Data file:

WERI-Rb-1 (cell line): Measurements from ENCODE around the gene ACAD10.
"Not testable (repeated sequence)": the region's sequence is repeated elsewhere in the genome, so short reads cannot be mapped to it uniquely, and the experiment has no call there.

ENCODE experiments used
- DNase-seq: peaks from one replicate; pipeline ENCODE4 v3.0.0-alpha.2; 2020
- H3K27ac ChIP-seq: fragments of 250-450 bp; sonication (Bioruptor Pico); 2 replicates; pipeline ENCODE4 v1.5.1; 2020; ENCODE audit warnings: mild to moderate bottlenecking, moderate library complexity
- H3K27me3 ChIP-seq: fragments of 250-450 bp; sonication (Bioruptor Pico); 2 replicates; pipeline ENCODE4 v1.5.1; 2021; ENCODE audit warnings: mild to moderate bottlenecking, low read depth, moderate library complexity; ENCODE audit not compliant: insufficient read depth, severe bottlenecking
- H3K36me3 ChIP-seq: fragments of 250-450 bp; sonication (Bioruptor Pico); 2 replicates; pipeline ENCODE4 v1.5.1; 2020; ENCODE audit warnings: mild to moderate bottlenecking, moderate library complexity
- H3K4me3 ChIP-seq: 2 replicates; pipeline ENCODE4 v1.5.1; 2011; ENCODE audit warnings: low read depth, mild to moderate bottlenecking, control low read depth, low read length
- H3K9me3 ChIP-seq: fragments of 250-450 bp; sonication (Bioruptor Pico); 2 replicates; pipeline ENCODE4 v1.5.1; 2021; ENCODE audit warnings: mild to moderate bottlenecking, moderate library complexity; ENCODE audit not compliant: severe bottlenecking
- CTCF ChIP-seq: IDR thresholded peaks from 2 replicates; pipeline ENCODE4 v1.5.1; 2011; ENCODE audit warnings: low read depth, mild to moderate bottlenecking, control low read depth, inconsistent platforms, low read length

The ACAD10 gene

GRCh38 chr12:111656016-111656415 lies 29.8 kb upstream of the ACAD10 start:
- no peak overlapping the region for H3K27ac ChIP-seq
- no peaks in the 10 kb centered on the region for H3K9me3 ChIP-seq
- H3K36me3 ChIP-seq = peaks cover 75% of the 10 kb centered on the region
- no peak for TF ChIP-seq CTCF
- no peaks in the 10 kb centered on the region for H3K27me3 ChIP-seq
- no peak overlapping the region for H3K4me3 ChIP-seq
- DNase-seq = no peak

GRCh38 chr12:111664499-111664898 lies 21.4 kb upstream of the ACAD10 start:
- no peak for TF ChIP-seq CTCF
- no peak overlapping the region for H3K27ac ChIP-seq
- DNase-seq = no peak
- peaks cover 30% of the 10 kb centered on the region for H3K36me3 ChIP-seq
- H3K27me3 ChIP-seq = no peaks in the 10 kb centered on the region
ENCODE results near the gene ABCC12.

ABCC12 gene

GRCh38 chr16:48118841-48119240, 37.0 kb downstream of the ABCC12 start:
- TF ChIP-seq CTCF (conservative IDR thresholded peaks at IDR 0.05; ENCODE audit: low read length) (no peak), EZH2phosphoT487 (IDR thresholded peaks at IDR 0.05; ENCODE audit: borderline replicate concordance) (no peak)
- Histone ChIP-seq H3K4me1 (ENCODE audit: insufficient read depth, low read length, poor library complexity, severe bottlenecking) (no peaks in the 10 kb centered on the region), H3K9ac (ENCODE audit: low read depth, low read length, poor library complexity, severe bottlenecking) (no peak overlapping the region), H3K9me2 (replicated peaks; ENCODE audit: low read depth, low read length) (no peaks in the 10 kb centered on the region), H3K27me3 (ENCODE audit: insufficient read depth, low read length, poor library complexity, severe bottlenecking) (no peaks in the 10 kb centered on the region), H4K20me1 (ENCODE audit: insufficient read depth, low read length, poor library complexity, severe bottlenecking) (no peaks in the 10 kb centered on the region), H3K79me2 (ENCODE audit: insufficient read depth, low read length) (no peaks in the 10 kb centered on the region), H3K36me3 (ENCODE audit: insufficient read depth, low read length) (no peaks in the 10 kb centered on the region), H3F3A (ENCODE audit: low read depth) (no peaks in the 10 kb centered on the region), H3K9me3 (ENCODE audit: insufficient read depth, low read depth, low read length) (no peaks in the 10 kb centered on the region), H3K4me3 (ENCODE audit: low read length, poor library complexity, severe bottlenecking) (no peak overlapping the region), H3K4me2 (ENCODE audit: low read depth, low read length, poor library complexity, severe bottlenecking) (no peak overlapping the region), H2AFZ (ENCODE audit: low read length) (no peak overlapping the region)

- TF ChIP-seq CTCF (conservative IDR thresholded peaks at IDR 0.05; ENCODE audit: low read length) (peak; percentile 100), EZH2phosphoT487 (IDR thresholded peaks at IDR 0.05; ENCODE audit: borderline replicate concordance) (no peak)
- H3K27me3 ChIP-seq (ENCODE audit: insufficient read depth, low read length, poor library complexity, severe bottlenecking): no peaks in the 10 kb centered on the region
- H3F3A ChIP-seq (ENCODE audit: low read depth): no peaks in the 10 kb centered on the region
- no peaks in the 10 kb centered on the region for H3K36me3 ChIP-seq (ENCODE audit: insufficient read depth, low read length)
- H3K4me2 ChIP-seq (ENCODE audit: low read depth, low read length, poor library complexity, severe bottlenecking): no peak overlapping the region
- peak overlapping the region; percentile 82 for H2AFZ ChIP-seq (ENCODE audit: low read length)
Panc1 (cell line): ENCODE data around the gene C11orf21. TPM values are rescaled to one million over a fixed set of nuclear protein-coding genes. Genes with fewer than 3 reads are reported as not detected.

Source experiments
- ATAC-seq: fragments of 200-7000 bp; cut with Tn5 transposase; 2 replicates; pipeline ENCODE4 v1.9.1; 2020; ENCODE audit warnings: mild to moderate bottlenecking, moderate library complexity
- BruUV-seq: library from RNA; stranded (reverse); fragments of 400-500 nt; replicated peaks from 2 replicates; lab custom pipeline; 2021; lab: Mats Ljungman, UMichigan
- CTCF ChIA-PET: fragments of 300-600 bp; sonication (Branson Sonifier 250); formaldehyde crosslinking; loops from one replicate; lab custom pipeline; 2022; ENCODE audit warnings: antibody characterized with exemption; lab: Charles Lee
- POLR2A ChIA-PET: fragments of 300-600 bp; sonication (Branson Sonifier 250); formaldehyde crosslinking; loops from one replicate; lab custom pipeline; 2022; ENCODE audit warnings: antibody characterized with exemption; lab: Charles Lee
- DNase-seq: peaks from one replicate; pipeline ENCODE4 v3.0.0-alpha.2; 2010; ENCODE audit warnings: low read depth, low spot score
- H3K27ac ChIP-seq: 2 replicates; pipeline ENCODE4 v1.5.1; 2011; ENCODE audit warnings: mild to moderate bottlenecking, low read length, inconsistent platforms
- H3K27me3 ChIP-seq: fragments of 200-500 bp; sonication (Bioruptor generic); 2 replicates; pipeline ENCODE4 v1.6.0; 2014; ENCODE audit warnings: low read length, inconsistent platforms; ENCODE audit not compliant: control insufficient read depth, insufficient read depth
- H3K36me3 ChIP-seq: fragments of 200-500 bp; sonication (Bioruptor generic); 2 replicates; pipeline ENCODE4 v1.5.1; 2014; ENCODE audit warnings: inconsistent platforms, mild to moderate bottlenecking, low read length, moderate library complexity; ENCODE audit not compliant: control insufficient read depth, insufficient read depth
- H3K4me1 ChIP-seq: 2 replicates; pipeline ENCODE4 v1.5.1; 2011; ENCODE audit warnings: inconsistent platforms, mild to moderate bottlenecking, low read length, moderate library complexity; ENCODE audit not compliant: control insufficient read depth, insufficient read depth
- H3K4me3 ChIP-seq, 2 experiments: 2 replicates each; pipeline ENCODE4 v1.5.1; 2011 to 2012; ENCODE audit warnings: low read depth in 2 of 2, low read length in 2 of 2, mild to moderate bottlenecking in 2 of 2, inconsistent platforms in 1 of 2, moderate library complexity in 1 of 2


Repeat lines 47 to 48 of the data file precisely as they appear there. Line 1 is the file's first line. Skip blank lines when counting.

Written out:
- H3K4me1 ChIP-seq: 2 replicates; pipeline ENCODE4 v1.5.1; 2011; ENCODE audit warnings: inconsistent platforms, mild to moderate bottlenecking, low read length, moderate library complexity; ENCODE audit not compliant: control insufficient read depth, insufficient read depth
- H3K4me3 ChIP-seq, 2 experiments: 2 replicates each; pipeline ENCODE4 v1.5.1; 2011 to 2012; ENCODE audit warnings: low read depth in 2 of 2, low read length in 2 of 2, mild to moderate bottlenecking in 2 of 2, inconsistent platforms in 1 of 2, moderate library complexity in 1 of 2